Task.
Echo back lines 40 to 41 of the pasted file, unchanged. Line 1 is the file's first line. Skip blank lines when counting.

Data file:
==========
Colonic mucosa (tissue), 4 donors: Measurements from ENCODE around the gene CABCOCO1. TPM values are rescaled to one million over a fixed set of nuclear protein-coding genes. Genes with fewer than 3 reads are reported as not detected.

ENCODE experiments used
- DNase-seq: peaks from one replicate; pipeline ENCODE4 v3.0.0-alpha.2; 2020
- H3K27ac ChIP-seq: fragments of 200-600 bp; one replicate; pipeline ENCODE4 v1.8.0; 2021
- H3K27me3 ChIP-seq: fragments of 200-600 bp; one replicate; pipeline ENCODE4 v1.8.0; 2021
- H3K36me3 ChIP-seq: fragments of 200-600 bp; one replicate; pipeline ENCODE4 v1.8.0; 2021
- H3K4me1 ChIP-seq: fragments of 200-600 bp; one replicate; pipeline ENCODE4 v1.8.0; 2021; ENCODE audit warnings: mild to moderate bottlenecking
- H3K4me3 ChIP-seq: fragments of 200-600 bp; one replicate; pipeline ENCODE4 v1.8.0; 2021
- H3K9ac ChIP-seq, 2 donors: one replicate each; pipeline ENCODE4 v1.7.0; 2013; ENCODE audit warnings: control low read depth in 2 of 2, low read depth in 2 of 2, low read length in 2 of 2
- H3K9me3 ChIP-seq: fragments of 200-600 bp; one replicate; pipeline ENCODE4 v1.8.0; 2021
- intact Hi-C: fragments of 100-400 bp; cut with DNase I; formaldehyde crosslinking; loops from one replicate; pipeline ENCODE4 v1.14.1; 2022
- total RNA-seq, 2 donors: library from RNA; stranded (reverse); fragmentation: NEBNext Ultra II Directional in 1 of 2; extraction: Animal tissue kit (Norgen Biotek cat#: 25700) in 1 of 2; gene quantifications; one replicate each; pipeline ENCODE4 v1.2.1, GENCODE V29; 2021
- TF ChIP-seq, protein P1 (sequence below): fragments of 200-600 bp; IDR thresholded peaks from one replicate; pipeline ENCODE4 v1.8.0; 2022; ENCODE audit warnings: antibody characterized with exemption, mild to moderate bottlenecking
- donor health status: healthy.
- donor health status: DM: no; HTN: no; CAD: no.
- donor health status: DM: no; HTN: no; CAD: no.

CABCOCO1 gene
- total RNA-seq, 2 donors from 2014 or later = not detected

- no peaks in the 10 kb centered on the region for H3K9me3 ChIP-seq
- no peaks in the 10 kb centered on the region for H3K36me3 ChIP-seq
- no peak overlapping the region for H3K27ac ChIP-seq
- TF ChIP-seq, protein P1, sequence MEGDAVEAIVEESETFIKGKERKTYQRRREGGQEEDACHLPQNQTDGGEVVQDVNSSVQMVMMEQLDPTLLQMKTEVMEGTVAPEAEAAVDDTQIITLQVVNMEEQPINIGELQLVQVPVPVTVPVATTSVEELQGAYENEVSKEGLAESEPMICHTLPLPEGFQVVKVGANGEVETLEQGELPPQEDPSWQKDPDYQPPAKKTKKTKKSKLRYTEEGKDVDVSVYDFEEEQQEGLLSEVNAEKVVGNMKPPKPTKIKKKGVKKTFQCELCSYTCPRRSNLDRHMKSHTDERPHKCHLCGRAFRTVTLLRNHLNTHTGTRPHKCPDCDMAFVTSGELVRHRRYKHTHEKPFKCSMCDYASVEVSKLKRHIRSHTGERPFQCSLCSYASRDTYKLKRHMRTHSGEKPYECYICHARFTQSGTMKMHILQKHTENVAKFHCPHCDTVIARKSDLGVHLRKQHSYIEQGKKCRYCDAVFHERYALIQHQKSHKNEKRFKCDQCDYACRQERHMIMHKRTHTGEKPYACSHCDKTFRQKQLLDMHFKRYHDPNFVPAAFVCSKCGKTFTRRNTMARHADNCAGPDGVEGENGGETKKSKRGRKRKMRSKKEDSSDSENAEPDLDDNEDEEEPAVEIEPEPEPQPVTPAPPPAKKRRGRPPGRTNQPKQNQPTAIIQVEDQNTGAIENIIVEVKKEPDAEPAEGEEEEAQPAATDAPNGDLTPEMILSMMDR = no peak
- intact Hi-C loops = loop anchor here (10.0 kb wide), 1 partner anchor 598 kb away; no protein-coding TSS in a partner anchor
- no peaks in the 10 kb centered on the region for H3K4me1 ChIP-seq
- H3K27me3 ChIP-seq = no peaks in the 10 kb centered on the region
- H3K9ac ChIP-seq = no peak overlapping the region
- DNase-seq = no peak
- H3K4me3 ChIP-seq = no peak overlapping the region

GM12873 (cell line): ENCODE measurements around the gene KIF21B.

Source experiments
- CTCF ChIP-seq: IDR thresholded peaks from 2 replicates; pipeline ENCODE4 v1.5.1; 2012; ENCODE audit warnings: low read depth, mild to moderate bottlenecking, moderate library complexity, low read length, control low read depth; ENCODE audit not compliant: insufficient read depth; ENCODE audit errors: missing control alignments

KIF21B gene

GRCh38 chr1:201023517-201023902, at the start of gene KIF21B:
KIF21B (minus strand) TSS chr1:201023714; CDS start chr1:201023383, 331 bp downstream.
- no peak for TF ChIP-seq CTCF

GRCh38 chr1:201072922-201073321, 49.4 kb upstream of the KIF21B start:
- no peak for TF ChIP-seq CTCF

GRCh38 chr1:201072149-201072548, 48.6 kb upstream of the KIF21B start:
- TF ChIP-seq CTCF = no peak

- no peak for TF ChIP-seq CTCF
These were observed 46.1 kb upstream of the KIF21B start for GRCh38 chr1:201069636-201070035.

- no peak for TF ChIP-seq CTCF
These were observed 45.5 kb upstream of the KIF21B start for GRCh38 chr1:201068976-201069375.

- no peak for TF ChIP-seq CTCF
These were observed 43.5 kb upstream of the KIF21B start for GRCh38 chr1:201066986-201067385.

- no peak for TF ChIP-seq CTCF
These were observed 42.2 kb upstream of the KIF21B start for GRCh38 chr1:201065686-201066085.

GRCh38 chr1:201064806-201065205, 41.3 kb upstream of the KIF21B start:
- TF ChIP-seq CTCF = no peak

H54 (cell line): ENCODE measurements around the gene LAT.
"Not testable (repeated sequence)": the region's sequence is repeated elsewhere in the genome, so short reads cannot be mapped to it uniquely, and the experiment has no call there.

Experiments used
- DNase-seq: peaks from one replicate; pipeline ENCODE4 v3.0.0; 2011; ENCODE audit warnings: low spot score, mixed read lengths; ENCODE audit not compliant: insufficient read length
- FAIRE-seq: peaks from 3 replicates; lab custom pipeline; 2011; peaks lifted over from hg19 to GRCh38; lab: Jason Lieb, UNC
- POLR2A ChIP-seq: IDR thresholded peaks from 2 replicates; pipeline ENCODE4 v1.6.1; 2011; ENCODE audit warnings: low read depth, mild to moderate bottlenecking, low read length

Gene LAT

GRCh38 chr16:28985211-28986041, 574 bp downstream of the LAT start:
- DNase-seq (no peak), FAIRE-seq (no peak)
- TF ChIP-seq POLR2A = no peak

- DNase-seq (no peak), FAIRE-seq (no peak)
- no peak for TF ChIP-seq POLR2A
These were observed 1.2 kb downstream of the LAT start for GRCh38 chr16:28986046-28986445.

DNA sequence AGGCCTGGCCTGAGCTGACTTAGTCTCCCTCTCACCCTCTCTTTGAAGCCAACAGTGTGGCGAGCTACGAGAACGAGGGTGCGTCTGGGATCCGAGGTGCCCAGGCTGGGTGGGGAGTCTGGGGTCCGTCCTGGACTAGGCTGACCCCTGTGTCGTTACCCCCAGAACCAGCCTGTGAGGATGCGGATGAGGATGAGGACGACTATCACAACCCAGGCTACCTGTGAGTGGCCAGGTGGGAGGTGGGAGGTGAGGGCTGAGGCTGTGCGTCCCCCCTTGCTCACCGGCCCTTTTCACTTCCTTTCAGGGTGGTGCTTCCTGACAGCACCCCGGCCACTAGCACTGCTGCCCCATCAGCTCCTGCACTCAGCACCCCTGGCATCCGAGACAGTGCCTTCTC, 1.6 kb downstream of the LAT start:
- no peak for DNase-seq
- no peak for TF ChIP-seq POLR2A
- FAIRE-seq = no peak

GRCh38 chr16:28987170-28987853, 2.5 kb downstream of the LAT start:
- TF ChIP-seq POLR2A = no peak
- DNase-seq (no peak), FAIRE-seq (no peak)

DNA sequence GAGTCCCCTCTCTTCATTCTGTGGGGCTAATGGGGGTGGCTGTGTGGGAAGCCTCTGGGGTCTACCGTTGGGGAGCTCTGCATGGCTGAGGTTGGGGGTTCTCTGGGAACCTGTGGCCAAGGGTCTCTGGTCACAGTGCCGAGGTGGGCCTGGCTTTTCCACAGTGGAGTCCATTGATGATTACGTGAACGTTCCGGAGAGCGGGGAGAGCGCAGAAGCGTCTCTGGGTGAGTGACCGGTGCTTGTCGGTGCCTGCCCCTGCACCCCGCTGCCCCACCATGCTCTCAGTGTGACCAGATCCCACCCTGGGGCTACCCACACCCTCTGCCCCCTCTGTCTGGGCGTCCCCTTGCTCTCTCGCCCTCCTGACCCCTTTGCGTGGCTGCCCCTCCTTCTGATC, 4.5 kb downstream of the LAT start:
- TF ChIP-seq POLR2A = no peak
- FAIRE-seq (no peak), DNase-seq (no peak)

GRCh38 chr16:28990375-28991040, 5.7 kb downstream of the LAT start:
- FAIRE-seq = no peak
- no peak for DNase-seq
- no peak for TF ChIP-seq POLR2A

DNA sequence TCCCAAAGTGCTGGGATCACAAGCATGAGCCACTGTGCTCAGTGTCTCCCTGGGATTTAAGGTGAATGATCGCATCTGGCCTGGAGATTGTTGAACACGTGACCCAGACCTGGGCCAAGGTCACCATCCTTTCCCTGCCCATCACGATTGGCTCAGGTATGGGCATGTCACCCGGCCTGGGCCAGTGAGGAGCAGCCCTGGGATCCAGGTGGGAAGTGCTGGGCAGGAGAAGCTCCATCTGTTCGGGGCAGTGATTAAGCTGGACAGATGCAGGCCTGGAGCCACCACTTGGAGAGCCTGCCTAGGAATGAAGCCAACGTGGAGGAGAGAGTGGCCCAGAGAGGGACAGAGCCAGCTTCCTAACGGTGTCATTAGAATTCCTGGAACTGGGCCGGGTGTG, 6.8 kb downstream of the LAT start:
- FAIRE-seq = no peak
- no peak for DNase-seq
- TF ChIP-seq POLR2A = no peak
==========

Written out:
- no peak for TF ChIP-seq CTCF
These were observed 46.1 kb upstream of the KIF21B start for GRCh38 chr1:201069636-201070035.